Different business models focus on different areas of the company and its mission. If carefully crafted, a business strategy can tackle multiple areas of interest at once. Remarkably, one young entrepreneur manages all this and more with his cupcake business. Starting at age 9 Michael Platt, now 14, knew he loved baking. He also knew early on that he wanted to run a business based on a meaningful mission. At age 11, he combined those two into a charity that serves the community.
Platt only had a few certainties to work with. His passion for baking stemmed from baking with his grandmother, and gradually he knew he wanted a role of authority. He told CBS, “I knew I wanted to start a business, but I didn’t really know how to do it, I guess.” When he was 11, he began “Michael’s Desserts based on the philanthropic approach of Tom Shoes. “My parents got me a pair of Tom’s shoes for Christmas. And Tom Shoes’ business model is one-for-one, which is my business model,” he recalled. From there, one boy’s passions manifested into a meaningful charity.
Pursuing a philanthropic model benefits everyone
Platt immediately recognized the benefits of maintaining a one-for-one model. When he receives an order of cupcakes, he doubles that order, CNN reports. Those extra cupcakes get packaged and personally delivered by Platt to homeless shelters. If he passes anyone left living on the streets in his native Bowie, Maryland, Platt gives it to them too. Bigger orders offer Platt and his mother Danita extra bonding time as she aids in putting them together. Platt’s parents also help transport donated cupcakes.
While those who are hungry get a tasty dessert to warm their hearts and fill their stomachs, Platt finds enrichment in running a charitable business. Customers can also find an extra bit of sweetness in their cupcakes knowing each order is doubled for a worthy cause. Platt remembers this above all else when considering the challenges behind his ambitions. “Running a business, especially at my age, is kind of hard. Because I have to do other stuff while my friends are at the park or something. But, it’s also really fun because I get to have an experience a lot of people don’t get to have.”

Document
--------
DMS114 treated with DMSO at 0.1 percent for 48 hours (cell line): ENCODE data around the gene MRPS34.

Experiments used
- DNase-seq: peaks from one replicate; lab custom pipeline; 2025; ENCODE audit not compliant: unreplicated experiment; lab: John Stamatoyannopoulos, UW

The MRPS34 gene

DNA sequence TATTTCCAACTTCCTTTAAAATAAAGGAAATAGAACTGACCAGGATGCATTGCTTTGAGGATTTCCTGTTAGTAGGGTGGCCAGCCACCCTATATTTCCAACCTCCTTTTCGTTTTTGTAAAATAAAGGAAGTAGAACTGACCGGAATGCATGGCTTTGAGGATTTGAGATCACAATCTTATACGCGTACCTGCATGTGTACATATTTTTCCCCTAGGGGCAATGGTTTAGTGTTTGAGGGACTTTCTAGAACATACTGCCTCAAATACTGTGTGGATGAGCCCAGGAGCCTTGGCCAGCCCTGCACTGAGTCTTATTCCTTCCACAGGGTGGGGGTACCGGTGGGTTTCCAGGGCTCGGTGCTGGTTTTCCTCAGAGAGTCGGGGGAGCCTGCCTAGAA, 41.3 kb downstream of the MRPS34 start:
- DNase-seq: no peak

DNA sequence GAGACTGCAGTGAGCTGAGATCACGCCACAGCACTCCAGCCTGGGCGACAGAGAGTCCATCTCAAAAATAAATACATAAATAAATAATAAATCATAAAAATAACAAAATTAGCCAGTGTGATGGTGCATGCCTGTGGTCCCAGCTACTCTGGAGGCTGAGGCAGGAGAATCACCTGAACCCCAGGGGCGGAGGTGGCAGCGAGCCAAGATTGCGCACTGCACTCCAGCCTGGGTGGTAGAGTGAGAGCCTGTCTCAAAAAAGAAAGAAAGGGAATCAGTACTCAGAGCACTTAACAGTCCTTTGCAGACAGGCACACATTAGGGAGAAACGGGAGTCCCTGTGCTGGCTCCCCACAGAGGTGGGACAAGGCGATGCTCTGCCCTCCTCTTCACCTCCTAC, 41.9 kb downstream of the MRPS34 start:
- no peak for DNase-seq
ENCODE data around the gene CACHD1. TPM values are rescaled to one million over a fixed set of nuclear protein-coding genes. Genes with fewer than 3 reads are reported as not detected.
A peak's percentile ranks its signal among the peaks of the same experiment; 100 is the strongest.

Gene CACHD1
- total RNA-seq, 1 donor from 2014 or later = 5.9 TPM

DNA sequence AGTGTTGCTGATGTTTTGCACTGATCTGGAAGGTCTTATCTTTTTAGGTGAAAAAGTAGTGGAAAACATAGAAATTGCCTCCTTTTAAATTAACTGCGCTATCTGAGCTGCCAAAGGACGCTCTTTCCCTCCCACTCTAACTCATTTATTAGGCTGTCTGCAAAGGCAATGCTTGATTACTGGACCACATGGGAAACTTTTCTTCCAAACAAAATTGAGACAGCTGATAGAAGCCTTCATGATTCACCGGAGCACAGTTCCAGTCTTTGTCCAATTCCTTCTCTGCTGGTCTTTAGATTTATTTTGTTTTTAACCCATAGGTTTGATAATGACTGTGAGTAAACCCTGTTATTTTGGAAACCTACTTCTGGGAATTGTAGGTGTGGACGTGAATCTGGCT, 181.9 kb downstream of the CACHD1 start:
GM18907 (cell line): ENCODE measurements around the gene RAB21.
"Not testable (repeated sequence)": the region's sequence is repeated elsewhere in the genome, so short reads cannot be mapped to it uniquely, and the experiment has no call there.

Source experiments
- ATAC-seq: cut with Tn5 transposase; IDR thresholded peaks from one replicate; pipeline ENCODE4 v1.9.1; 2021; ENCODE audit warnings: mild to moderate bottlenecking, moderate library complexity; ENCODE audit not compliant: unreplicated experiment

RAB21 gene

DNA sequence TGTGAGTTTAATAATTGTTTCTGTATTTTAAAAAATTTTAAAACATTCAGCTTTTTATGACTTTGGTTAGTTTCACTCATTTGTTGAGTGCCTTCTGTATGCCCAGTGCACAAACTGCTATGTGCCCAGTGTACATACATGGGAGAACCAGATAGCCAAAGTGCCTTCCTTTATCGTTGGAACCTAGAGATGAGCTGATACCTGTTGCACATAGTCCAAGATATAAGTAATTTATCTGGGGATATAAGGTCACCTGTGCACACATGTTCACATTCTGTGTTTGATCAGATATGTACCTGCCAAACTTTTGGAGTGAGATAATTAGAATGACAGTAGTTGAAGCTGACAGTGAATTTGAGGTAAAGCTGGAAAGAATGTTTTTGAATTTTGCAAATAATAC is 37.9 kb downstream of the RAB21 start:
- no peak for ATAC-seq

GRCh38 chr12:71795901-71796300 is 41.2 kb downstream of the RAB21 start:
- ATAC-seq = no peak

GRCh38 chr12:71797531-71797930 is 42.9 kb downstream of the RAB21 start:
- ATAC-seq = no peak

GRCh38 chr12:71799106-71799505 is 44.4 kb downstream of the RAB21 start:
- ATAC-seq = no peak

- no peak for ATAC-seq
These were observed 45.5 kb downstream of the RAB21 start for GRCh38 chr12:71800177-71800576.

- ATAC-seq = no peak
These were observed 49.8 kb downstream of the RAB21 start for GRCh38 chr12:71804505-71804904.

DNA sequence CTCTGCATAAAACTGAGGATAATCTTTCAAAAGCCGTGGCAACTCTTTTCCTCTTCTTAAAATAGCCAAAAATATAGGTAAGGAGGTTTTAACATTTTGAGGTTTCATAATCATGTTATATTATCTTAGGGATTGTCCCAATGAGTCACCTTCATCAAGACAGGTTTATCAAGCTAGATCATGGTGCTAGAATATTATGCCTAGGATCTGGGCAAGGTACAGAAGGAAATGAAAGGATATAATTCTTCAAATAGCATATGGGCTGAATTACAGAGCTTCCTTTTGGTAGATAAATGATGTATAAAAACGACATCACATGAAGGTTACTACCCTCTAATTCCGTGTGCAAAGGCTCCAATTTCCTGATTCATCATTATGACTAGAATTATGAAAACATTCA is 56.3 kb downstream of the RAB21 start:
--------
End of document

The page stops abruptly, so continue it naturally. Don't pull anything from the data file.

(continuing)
His business and charity ambitions have shown no sign at slowing
Michael Platt showed America he is an exceptional baker when he competed on Food Network’s Kids Baking Championship. Since then, his plans for the future would not look out of place on another show, this time Shark Tank. That’s because Platt is not going to stop at Michael’s Desserts. He already has an established name for his charity. His charity is P.L.L.A.T.E., an acronym for power, love, learning and access to everyone. This young businessman has given a TED talk discussing being a young entrepreneur. He hopes others in his age group see how they too can succeed and themselves and their community. “[Kids] can do what they love to do what they do and also be able to help people,” he said while preparing more cupcakes.
He added, “If everyone does what they can to end a problem that they’re passionate about, then the problem will end.” His mother Danita admits this path comes with a lot of extra work but can’t imagine doing anything but encouraging and helping her son. “when your kids say they’re interested in doing something — something so positive — you’re going to do what any parent does and make it work.” Eventually, Platt hopes to open a pay-what-you-can grocery store offering various necessities for shoppers in need. For now, he is learning what he can and giving back with wisdom, food, and happiness.
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